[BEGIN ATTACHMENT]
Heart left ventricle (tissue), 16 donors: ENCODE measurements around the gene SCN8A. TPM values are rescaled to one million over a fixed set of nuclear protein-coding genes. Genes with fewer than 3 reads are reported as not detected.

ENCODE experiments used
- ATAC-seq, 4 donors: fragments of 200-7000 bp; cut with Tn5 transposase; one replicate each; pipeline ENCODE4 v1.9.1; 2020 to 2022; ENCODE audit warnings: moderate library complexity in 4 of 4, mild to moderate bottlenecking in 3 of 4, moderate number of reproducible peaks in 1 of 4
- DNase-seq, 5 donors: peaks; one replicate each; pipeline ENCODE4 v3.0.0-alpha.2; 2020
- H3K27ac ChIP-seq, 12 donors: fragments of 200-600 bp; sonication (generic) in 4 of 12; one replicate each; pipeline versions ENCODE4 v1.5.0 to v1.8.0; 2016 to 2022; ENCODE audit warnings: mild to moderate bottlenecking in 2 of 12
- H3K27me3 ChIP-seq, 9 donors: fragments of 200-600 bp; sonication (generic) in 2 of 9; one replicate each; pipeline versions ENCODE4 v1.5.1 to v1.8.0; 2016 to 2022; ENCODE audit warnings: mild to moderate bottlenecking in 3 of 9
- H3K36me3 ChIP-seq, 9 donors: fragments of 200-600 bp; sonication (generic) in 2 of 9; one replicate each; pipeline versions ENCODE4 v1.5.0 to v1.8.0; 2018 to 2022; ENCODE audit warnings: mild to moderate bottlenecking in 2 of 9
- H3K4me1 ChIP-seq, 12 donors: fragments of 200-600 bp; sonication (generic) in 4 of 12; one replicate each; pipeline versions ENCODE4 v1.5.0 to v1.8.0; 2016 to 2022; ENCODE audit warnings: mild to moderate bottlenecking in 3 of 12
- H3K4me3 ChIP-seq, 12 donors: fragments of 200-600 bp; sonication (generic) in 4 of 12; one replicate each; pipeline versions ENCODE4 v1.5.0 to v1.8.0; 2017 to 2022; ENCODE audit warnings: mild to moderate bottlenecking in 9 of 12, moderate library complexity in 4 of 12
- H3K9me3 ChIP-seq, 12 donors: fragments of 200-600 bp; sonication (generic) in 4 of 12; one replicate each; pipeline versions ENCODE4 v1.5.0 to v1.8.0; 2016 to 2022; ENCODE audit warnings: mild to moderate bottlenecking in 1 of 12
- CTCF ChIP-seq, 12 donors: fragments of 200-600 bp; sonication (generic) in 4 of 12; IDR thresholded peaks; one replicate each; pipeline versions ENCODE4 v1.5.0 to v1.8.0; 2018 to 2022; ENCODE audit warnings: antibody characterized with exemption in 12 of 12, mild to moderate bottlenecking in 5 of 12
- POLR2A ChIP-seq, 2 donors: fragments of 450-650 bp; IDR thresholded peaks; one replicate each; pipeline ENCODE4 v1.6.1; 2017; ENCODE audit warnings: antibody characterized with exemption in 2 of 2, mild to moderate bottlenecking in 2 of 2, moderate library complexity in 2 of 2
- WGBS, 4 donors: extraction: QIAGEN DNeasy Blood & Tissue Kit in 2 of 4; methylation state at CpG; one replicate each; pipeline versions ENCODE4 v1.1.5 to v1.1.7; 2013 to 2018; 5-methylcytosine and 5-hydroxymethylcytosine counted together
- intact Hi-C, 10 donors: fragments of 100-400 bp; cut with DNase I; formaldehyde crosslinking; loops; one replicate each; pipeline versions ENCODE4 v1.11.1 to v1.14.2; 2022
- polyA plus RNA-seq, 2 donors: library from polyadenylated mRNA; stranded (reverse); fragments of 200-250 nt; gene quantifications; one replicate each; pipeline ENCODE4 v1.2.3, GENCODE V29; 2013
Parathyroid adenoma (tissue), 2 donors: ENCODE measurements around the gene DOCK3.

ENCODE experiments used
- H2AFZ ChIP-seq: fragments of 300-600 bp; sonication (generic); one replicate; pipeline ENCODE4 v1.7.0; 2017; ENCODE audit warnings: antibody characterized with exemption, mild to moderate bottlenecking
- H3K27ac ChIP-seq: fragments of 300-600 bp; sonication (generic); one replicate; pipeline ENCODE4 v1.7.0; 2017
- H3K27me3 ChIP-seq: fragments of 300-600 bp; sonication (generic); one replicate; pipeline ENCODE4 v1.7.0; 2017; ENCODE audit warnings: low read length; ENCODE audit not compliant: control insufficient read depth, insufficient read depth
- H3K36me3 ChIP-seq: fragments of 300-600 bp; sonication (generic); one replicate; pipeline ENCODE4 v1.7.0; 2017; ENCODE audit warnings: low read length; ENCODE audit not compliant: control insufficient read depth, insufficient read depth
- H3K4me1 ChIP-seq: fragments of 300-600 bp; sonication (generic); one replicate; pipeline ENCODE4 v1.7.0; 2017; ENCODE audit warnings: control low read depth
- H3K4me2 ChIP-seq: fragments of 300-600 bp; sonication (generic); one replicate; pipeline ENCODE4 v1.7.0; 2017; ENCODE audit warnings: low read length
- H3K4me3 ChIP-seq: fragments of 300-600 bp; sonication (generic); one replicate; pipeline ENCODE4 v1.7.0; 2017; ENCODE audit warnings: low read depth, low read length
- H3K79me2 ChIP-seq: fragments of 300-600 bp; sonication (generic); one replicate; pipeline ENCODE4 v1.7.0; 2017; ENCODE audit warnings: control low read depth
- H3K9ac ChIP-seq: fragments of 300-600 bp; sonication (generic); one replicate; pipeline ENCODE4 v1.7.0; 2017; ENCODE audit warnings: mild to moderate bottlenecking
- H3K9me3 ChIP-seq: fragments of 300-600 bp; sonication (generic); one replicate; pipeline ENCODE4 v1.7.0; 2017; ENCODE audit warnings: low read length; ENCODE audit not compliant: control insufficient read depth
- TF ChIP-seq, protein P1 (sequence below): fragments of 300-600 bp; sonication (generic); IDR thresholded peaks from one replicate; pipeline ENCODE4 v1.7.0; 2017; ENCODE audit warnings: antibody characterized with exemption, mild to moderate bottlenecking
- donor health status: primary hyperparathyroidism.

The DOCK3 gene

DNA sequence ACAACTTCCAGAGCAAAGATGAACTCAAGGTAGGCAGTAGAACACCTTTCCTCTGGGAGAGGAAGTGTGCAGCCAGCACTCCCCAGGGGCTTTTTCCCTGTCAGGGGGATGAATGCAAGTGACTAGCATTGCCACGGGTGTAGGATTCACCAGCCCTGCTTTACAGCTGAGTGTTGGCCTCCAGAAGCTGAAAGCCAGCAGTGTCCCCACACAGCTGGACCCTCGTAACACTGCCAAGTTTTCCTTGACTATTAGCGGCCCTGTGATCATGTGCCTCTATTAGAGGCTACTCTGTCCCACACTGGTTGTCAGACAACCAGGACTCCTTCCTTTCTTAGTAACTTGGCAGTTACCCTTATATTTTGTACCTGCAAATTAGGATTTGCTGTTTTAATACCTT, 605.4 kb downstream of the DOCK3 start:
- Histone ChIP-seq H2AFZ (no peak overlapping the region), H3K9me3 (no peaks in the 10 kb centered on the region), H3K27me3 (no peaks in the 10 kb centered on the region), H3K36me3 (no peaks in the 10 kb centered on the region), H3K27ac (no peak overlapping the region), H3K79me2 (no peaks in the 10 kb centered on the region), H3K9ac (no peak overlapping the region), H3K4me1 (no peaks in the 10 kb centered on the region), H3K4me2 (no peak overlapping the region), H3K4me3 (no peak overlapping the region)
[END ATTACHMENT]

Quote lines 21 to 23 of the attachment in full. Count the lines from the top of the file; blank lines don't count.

- H3K36me3 ChIP-seq: fragments of 300-600 bp; sonication (generic); one replicate; pipeline ENCODE4 v1.7.0; 2017; ENCODE audit warnings: low read length; ENCODE audit not compliant: control insufficient read depth, insufficient read depth
- H3K4me1 ChIP-seq: fragments of 300-600 bp; sonication (generic); one replicate; pipeline ENCODE4 v1.7.0; 2017; ENCODE audit warnings: control low read depth
- H3K4me2 ChIP-seq: fragments of 300-600 bp; sonication (generic); one replicate; pipeline ENCODE4 v1.7.0; 2017; ENCODE audit warnings: low read length